Breast Cancer Awareness Month
BREAST CANCER AWARENESS MONTH
Breast cancer is a complex disease that is characterized by abnormal cells in the breast that invade healthy cells of the body. It is the most common cancer among women worldwide, but there are rare cases of men developing the disease. Although there is no known food or diet that can specifically prevent, cause or treat cancer, general nutrition still plays an important role in the prevention and treatment of the disease. At United Supermarkets, we want to provide you with the current research surrounding breast cancer in relation to food, nutrition and health.
FOODS TO INCLUDE
Following a general healthful diet is imperative for those with cancer since cancer treatments can cause nutritional deficiencies and increase certain nutritional needs.
- Include a variety of fruits and vegetables with every meal and snack (about 5-9 servings daily)
- Incorporate more whole grains and fiber rich foods
- Individuals with cancer have higher protein needs, talk with your doctor and Registered Dietitian care team who can help create a plan for you. High protein foods include meat, poultry, fish, beans, nuts, seeds, and soy products
- Dairy products like milk, yogurt, cheese are great sources of calcium, an important nutrient to consume since cancer treatments can weaken bones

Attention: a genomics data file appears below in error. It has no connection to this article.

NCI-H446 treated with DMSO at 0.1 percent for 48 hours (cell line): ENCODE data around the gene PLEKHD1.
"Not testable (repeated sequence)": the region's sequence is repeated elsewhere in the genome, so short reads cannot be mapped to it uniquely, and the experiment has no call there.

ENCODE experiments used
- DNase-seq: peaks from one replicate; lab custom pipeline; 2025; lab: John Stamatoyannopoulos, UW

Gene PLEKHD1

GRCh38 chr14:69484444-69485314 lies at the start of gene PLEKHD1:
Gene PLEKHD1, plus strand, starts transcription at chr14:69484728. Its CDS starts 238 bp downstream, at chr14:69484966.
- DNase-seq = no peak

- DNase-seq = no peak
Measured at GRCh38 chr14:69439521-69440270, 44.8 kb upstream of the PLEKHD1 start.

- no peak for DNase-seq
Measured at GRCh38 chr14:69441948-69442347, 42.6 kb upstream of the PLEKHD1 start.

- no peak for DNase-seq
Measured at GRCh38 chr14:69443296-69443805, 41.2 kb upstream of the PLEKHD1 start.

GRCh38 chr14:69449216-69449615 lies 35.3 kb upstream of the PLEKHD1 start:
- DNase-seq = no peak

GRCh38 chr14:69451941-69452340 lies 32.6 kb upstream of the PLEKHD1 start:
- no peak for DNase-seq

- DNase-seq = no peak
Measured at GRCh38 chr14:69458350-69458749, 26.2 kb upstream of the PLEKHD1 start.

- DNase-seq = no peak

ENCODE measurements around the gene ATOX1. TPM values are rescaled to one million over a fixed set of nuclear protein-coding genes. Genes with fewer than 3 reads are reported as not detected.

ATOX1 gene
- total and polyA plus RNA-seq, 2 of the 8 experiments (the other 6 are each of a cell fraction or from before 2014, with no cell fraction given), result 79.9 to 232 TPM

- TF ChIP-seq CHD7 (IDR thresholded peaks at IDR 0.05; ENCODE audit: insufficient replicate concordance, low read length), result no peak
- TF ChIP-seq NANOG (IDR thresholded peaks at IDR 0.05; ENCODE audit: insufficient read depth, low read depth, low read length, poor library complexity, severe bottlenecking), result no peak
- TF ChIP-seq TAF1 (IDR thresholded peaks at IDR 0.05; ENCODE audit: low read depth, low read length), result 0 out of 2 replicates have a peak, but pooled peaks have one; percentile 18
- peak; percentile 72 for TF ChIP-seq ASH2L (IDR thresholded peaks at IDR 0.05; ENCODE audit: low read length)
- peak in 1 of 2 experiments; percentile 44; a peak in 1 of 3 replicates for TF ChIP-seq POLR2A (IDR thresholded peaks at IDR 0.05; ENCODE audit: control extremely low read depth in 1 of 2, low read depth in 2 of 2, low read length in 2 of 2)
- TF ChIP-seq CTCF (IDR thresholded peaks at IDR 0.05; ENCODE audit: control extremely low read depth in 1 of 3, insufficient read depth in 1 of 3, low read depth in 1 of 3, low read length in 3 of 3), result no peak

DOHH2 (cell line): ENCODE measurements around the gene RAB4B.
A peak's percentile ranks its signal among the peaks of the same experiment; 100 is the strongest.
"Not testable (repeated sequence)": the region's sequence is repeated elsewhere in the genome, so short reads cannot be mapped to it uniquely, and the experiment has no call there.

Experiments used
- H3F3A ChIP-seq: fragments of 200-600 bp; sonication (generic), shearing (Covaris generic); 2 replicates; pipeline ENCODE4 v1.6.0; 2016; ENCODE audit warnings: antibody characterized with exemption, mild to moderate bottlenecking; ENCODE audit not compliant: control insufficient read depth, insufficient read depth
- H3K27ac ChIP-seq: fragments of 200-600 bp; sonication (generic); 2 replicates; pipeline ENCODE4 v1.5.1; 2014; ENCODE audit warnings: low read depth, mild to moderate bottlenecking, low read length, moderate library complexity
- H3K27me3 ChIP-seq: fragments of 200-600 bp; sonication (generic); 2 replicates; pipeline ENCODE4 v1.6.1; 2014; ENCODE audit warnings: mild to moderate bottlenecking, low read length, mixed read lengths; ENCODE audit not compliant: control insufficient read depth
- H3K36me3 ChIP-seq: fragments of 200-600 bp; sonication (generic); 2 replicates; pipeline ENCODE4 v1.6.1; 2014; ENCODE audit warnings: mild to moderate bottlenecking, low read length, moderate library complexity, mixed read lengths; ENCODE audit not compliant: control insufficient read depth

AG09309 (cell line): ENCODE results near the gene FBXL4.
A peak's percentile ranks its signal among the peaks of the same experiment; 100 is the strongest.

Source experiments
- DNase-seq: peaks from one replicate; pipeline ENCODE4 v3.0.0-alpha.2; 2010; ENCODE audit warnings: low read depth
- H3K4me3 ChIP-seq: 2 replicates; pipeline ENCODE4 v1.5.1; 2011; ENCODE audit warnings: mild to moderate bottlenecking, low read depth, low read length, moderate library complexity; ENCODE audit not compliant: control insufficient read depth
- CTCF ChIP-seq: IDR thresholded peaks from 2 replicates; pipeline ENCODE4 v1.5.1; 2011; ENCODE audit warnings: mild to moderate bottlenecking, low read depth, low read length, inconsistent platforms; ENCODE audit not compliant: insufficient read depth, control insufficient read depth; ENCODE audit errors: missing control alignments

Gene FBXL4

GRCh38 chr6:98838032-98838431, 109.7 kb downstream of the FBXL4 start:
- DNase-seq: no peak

Individuals with cancer, especially those undergoing treatment, tend to have a hard time eating due to a lack of appetite and nausea. As long as you are feeding your body with food, you are practicing good health.
There is a lot of buzz around certain foods that are said to either increase or decrease an individual’s risk for cancer. Here is some of the current research and recommendations behind these controversial foods.
Soy contains isoflavones which have a similar chemical structure to estrogen, a hormone closely linked with breast cancer. Due to their resemblance, it was believed that consuming soy could increase breast cancer risk. However, research has shown that isoflavones and estrogen function differently in the body. Soy and soy products like soy milk, tofu, tempeh, edamame/soybeans are great sources of protein, fiber, and antioxidants. Research has shown that its consumption may help to reduce the risk of breast cancer development and recurrence.
Research is not clear behind whether alcohol intake increases the risk of recurrence after undergoing treatment. Some theorize that since alcohol increases the level of estrogen in the body, alcohol use after treatment could increase an individual’s risk of breast cancer recurrence. The evidence is not strong enough to support or refute this argument.
During treatment, alcohol intake should be completely avoided. Alcohol could increase inflammation, irritate sores caused by treatment, and interact with certain drug treatments. Consult with your doctor about alcohol use during and after treatment.